CGM: Gross. But the Fletcher brothers do go through their own kind of “shoe stores”, don’t they? What with Scott’s soulless film production, or Danny’s boring product design, right?
MW: Yeah. Then I’ll have another guy who comes in with just a basic talent, but who’s got a lot of moxy, and ability to get out there and sell himself. Then the next thing you know, he’s the biggest thing going. So, there is a lot of mixed elements that go into making yourself successful, and making opportunities arise for you. By the way, one of the biggest elements is that opportunity does exist.
CGM: That’s oddly comforting, isn’t it?
MW: Sure. A lot of folks have shown up at our doors and worked with us and struggled, but have never been able to sell a thing, simply because they showed up in the mid-90s when the industry was collapsing around their ears, and there were no opportunities.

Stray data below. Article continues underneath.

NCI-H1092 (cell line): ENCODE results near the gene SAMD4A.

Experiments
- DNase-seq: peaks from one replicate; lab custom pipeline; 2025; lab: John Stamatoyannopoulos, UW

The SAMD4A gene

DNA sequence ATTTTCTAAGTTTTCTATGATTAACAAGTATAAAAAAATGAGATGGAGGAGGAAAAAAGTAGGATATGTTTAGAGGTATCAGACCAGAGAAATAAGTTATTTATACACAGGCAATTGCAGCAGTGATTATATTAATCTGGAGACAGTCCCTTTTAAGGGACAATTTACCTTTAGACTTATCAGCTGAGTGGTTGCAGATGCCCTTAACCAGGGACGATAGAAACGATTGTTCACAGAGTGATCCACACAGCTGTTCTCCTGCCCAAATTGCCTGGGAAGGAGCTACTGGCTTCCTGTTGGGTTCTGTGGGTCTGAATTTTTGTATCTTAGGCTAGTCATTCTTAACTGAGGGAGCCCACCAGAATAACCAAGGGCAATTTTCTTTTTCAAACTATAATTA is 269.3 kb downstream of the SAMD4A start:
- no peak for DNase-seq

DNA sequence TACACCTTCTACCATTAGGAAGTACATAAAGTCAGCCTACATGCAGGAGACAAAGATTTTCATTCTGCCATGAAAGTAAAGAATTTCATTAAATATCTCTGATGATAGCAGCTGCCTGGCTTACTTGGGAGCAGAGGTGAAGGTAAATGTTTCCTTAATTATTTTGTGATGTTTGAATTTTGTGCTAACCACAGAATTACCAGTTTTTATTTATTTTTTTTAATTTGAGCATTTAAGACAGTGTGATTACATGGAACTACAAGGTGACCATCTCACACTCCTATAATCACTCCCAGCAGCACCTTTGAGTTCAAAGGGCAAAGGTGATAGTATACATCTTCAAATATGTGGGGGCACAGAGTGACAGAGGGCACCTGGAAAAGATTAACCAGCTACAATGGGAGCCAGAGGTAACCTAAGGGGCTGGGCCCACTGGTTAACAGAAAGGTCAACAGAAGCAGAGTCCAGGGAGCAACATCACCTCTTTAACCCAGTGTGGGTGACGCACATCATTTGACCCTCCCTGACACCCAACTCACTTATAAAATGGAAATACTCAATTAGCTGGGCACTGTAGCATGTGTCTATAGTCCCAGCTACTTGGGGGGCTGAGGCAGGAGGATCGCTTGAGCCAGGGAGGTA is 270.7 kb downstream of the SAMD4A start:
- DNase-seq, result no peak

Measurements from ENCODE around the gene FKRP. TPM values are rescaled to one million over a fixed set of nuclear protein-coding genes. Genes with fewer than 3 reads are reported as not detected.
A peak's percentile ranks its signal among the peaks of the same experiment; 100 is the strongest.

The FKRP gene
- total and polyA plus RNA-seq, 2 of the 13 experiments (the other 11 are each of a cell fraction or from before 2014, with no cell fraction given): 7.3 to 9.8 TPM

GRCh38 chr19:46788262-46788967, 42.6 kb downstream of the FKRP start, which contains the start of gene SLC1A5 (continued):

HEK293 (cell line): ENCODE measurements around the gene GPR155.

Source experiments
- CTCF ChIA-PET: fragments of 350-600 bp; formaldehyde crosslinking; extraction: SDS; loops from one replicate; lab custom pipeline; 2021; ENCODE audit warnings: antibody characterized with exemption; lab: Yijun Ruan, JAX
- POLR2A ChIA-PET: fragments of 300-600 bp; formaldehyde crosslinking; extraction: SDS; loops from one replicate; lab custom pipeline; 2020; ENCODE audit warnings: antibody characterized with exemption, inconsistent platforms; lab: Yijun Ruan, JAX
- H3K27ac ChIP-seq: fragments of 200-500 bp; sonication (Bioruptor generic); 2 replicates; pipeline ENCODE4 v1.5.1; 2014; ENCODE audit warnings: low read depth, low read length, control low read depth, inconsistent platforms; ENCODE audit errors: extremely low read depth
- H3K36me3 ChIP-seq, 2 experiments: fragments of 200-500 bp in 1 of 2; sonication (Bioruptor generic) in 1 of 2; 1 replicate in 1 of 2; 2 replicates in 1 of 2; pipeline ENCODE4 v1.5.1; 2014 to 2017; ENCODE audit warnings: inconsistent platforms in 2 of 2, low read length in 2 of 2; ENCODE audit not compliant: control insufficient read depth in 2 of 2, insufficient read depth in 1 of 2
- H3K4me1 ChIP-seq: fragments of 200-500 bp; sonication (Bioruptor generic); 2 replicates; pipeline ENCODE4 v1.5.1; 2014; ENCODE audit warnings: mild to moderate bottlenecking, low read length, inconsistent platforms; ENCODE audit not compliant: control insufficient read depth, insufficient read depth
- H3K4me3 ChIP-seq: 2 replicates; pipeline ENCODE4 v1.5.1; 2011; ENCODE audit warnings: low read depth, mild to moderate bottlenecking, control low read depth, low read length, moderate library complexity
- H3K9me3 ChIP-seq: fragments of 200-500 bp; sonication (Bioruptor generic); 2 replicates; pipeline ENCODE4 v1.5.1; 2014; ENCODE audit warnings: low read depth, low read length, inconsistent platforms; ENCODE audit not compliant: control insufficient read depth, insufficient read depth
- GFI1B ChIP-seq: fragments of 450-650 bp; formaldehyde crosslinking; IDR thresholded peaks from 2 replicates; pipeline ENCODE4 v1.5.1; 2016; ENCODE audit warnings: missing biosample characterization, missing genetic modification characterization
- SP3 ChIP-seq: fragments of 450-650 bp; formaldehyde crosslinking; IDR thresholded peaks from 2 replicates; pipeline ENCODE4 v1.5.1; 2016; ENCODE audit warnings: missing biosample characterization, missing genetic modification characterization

CGM: So, is opportunity based on chance?
MW: Absolutely. And I think the only thing you can do as a creator is to make sure you have got your kung fu to a really high level so that you can take advantage of any opportunities that arise for you.
CGM: There’s an interesting segue. In the book, the two Fletcher brothers, Scott and Danny, come together to work on a comic book after successful but unsatisfying careers. In what ways did their experiences in other mediums reflect your own personal experiences? In particular, how did your own “kung fu” help to counter the great comic drought of the mid 1990s?
MW: Well, I am fairly multitalented, and so is Bob for that matter. We seemed to be able to move in whatever direction we decided to go. In the mid 90s, I didn’t so much run into problems selling my comics, but I ran into frustrations selling my comics because they kept ripping my ideas to shreds. So that even though I was getting published and making a living, the process was less pleasant than it should have been [laughter].
CGM: So how did that unpleasantness affect your move into writing for television?
MW: Well, when the opportunity arose for me in television, I jumped at it. What I found fascinating was that after working in television for a little over a year, I got a phone call asking me to do some comics again.
CGM: In your time as a television writer, did you ever feel as if you had “sold out”? Or do you view that time as a necessary stepping stone into a lasting career in comics?